What does it mean to be a feminist? Does it simply mean a belief in equality or are we supposed to sign up to a whole lot of rules too?
Here are 10 books that have played a part in my own journey of working out what being a feminist, and a person, means to me. This isn’t a definitive or exhaustive list and on a different day, I’d pick a different combination, but these books have educated, inspired, reassured and challenged me and some of them have made me laugh or been of real practical help.
I don’t agree with every word in every book, but they have all made me think. I love Roxanne Gay’s Bad Feminist, which reminds us that trying to always be good, or thinking that must always agree with each other, is yet another trap we fall into. I’m happy to follow her lead and accept that being a bad feminist is better than being no feminist at all.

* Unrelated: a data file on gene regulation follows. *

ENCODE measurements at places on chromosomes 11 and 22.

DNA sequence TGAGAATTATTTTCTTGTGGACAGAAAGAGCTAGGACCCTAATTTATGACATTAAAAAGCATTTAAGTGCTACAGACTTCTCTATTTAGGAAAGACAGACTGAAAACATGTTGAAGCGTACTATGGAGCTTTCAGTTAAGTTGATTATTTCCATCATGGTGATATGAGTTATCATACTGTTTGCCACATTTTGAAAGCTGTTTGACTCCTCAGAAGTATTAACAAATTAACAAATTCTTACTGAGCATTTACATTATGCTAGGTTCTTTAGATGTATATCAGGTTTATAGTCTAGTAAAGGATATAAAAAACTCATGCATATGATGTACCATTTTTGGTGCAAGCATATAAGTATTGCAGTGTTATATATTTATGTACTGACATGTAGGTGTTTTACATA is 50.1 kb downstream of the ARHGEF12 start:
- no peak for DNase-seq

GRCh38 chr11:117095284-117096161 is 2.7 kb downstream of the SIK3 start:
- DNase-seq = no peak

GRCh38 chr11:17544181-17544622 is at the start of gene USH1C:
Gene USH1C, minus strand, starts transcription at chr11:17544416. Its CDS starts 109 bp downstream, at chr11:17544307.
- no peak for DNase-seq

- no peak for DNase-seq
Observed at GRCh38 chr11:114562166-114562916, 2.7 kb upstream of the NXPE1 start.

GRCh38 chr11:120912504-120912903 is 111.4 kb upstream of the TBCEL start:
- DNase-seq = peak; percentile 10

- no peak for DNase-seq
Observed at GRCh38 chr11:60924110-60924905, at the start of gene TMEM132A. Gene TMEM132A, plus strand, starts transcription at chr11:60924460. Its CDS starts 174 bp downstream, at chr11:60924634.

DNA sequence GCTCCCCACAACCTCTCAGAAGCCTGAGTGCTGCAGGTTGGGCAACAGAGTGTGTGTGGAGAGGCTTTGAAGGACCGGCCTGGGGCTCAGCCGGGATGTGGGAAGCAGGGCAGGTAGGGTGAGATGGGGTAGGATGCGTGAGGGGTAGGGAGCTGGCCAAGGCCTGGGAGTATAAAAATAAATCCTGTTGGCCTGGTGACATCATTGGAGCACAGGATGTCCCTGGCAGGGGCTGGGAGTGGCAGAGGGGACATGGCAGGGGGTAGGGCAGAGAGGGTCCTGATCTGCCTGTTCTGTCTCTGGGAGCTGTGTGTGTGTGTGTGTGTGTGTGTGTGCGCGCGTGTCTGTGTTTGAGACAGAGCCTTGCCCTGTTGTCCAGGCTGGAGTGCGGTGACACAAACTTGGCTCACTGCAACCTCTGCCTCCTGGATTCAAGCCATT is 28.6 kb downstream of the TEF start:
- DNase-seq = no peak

It’s a complicated business being alive in the modern world. It has never been easier to express and find opinion, but sometimes all that noise makes it difficult to remember the basics of what we believe and who we are. When I want to ground myself I head for Chimamanda Ngozi Adichie’s We Should All be Feminists, which breathes compassion and humanity and suggests that a feminist is anyone who sees that there is a problem with the way we perceive gender and wants to get on with fixing it.
As Adichie says, we should all try to dream of and plan for a different, happier world.